I jumped on my bike and pedaled triumphantly after Barry. When I found him and Alex, I was out of breath with excitement. “I found the solution! I found it! We need a giant fiberglass condom, and I know where to order one!”
I was practically jumping up and down, but they just stared at me. Alex sort of shrugged (politely) and looked at Barry. Barry looked at Alex, then at me, and later said I was acting too crazy to be taken seriously. At the time.
I dragged him back to my computer and showed him the websites. Now that I had calmed down, Barry loved my simple, elegant solution. After we sanded off the old finish, we’d pull a 40-foot stocking over each mast and paint it with epoxy. Then we would fair it, paint it, and be done.
The sanding and prep work was exhausting, done in the full heat of the summer under some borrowed shadecloth. Then we pulled on the stretchy tube material, an inexpensive product called the Easy-Glas Sock, from Giant Leap Rocketry. It’s been seven years since I’ve worn pantyhose to work; I’ve forgotten how to put them on. And I’ve never put them on 40-foot legs before! But it went as smoothly as could be expected, and when we left for the summer, the masts were refinished and primed.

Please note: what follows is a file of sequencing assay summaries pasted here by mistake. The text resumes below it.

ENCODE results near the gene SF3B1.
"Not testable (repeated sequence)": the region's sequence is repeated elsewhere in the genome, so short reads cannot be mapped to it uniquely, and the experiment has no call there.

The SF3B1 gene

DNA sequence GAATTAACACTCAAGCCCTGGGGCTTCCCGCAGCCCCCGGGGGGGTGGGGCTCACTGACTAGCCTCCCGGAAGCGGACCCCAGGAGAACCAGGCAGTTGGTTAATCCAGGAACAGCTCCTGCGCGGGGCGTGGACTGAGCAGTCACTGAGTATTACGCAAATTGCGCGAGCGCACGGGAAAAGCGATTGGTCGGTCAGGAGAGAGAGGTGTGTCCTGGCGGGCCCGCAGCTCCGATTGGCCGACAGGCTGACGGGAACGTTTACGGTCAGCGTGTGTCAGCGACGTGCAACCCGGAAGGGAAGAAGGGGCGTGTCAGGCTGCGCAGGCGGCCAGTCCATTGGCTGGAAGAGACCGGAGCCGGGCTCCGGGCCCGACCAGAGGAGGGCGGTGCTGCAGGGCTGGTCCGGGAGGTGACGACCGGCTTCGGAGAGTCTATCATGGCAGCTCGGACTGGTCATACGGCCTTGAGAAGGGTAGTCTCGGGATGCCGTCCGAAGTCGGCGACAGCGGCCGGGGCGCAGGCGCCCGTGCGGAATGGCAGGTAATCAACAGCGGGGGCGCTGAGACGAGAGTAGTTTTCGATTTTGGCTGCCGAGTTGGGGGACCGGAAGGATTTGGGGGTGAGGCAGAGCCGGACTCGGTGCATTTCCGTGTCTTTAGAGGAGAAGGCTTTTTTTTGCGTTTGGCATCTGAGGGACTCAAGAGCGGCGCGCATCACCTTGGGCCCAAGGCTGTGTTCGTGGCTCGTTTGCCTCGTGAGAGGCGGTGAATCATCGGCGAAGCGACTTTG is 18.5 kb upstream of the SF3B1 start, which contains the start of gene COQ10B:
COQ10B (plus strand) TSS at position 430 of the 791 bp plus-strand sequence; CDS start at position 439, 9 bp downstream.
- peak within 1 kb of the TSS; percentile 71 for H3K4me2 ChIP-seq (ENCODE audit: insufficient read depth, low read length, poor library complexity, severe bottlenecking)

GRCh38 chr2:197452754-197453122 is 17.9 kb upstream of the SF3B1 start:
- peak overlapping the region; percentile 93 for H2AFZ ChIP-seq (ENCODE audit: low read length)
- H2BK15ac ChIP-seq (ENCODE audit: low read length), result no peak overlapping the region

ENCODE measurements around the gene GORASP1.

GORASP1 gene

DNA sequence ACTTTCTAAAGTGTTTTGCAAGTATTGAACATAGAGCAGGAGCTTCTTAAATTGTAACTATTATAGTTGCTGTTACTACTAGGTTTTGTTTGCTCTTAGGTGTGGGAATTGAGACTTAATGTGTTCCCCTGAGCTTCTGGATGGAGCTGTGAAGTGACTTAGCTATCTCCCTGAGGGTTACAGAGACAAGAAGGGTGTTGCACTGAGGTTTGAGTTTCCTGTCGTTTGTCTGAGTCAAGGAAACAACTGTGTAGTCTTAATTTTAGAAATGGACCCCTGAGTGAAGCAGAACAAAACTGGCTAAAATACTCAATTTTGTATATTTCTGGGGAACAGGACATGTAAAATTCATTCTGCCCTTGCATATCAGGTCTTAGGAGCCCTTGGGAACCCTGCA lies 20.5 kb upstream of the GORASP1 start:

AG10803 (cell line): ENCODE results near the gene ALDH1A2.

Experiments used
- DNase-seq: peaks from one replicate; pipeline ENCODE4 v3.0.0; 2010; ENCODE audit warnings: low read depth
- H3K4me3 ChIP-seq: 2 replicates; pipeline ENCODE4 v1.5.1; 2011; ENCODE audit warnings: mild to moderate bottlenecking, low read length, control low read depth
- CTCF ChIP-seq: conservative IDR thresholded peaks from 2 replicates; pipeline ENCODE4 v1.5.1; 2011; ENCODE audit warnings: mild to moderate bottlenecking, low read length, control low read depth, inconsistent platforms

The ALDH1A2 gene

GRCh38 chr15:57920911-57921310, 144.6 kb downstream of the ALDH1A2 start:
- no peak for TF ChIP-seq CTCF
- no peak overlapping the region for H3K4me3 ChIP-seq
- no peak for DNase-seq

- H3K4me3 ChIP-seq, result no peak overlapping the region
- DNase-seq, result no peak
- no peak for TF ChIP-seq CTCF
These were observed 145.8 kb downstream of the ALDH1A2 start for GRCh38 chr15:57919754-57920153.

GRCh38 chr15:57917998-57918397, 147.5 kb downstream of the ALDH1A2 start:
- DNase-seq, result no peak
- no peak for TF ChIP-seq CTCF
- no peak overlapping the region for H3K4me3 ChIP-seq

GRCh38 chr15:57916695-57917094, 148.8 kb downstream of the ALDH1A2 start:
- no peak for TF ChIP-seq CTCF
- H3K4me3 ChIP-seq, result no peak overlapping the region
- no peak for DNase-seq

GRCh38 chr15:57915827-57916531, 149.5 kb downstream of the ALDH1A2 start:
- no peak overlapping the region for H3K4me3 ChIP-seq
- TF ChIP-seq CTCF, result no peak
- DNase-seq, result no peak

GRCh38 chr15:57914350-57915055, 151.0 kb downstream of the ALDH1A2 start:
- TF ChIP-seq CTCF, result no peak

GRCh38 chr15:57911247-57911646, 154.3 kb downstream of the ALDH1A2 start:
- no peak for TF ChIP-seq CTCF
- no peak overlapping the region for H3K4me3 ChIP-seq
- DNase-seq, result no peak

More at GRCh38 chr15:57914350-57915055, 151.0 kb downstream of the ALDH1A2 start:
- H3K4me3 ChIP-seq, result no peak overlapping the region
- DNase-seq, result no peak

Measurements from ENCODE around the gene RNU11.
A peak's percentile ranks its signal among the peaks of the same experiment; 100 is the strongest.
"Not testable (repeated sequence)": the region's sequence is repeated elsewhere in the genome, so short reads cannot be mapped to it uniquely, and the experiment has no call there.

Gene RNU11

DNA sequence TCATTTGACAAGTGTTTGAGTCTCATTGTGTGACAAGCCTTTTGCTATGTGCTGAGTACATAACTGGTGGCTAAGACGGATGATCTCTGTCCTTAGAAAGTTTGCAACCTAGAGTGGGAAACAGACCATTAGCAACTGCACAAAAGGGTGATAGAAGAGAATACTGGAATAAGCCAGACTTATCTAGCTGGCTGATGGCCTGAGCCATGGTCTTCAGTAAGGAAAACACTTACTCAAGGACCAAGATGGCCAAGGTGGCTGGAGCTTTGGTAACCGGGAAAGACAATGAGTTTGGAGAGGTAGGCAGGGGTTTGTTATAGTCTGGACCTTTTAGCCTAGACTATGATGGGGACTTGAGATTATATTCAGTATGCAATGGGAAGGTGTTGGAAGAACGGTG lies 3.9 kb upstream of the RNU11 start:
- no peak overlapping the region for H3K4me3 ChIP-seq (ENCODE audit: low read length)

Just before Thanksgiving, it was time for the final paint. Getting a perfect shiny finish on a 40-foot long pole is something that takes practice. We decided to hire Alex to spray the final finish on.
The challenge now was color. As long as the gray primer was on the masts, I was embarrassed to see them beside the red hull. Yes, I went to Ohio State, and yes, the school colors are scarlet and gray. That’s not something I care to announce to the world. (whoops, I just did)
I mocked up photographs in a variety of colors. The original black was ugly. White would be boring. Finally, I was inspired by a photo I took in 2004 of a Newfoundland fishing craft.
Standing next to the gray, primed masts, Alex asked, “What color do y’all want?” I took a deep breath and looked at Barry. We’d made the decision, but hadn’t told anyone yet. “Sky Blue,” I said.